The term derives from Italian, quaranta giorni, or 40 days. As the plague ravaged European cities in the 14th century, the practice was put into place to protect coastal cities. Ships arriving in Venice from ports deemed to be infected were required to remain at anchor for 40 days before docking. 

In the United States, authority for instituting a quarantine was bestowed on the Centers for Disease Control and Prevention in 1967, and while this power wasn’t used in this  pandemic, by mid-March 2020, we had essentially entered our first nationwide quarantine. Nearly everything about our daily lives changed, with three apparent overarching themes.  

• Fear. To date, fear has been the strongest and most consistent emotion. Most of our patients are in high-risk categories. Despite any office-level protocols to minimize risk, they and their families are, rightfully, scared. 

Doctors and support staff are also rightfully anxious for a host of reasons. It’s stressful to consider that every patient may have the virus and that if we lapse in respecting contact precautions, we may be the unwitting agent who infects a host of patients, potentially becoming the equivalent of the next super spreader. Simultaneously, balancing home-schooling for many doctors and staff adds another unprecedented dynamic of tension. 

• Uncertainty. There has been broad geographic variability in the impact of COVID-19 on retina practices. Some practices have shuttered, furloughing or laying off large proportions of staff with an unclear trajectory for restarting. Most have experienced dramatic reductions in patient volumes while continuing to care for patients who need ongoing intravitreal injections and selected surgeries.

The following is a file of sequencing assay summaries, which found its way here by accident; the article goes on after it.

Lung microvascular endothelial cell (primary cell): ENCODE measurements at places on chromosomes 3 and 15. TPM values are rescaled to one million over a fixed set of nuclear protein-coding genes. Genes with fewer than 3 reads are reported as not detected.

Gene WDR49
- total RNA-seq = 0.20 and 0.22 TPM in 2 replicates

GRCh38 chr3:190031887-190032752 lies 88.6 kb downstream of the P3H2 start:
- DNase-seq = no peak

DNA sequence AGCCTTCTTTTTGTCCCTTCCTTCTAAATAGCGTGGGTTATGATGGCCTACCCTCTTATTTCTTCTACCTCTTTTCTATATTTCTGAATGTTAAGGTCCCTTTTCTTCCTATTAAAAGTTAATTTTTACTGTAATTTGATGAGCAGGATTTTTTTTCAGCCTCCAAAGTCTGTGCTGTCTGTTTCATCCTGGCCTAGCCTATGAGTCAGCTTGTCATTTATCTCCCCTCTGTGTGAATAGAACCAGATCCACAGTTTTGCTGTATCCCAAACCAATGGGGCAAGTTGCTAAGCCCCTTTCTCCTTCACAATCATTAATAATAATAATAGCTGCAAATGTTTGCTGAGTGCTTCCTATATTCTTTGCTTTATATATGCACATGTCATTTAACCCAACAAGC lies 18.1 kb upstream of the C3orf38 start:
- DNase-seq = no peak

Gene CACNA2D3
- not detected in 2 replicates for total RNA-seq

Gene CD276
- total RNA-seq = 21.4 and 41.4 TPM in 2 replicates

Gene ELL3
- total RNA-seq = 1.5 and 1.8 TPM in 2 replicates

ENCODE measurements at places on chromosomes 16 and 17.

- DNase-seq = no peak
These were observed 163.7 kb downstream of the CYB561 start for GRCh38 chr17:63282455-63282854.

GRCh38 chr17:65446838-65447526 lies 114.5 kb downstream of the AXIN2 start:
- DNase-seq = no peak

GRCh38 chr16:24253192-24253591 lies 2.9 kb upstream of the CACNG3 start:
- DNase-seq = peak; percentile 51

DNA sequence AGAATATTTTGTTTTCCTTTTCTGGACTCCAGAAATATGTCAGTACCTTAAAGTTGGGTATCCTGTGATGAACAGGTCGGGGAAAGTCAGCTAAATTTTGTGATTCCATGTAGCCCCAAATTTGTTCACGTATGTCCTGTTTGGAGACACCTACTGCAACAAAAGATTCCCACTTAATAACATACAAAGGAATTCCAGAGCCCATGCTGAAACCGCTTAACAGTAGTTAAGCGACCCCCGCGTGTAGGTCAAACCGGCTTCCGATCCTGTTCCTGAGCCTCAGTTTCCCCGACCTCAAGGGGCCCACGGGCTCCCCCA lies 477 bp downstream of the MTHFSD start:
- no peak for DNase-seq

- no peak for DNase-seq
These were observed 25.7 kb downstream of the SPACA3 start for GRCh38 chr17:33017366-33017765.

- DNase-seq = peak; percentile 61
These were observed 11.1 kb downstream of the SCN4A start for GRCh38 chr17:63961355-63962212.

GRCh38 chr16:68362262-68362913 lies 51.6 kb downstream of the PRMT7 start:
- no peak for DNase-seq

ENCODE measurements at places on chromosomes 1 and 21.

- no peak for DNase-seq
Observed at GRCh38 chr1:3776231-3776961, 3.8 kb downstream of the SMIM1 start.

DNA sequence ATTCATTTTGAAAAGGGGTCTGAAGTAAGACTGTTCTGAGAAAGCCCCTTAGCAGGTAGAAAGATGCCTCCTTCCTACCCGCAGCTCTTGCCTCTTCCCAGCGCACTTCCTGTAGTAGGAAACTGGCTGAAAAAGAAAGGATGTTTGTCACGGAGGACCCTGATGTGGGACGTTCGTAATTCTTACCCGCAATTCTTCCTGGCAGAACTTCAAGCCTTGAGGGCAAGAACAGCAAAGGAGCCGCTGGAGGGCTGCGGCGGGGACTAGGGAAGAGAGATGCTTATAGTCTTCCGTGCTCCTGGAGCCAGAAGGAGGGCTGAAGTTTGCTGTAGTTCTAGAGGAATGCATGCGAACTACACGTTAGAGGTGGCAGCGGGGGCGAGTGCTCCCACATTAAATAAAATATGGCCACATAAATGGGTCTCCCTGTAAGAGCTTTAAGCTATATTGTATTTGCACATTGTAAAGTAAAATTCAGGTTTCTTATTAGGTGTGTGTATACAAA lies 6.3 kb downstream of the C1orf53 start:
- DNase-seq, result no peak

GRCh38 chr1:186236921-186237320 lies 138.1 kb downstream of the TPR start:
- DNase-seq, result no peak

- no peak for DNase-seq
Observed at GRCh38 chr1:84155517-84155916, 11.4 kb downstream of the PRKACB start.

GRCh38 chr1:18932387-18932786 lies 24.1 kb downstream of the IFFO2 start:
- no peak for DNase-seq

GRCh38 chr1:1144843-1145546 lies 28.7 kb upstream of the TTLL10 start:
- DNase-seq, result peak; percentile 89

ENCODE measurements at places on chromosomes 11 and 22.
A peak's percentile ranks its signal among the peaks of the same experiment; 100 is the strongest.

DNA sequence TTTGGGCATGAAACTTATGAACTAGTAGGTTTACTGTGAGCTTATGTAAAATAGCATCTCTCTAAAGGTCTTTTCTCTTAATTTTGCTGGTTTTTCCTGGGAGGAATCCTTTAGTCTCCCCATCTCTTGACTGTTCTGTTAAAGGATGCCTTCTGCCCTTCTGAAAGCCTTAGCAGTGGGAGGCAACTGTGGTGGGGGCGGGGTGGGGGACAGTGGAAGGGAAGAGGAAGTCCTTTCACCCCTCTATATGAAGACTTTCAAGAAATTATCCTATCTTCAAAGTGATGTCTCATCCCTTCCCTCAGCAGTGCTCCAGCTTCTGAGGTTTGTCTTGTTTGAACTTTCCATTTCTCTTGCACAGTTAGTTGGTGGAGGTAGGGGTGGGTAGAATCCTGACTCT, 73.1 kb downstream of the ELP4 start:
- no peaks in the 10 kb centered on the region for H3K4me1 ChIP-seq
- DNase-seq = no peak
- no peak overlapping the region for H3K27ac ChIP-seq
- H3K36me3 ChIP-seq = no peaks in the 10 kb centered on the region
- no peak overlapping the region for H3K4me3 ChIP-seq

Perspectives on appropriate use of personal protective equipment, now ingrained in our lexicon as PPE, have been notably contentious, exacerbated by the lack of adequate supplies, incomplete data to drive local institutional policies, and shortage of accurate and efficient viral testing. 

• Adaptation. Retina was largely defined by in-person meetings, lots of them. These have now essentially disappeared for the foreseeable future, and we’ve been immersed in a virtual word. As we navigate the likes of Zoom and GoToMeeting, we’ve learned the intricacies of this ecosystem, including virtual backgrounds, camera placement and chat functions. More heroically, in some of the hardest hit regions, ophthalmologists have transitioned to serving in ERs or general medical floors.

As of early May, some regions started to relax restrictions to reverse the economic devastation. Undercurrents of fear and uncertainty that have defined our darkest days are giving way to hope and a brighter outlook. 

The resilience and courage we’ve witnessed in our colleagues from Seattle to New York to Louisiana inspire us to continue to care for our patients in the midst of this new and evolving normal of paranoia and contagion. 

Our world is changed. In these times, and hopefully more so in the times to come, we must look out for, lend a hand to and encourage each other. Stay well. RS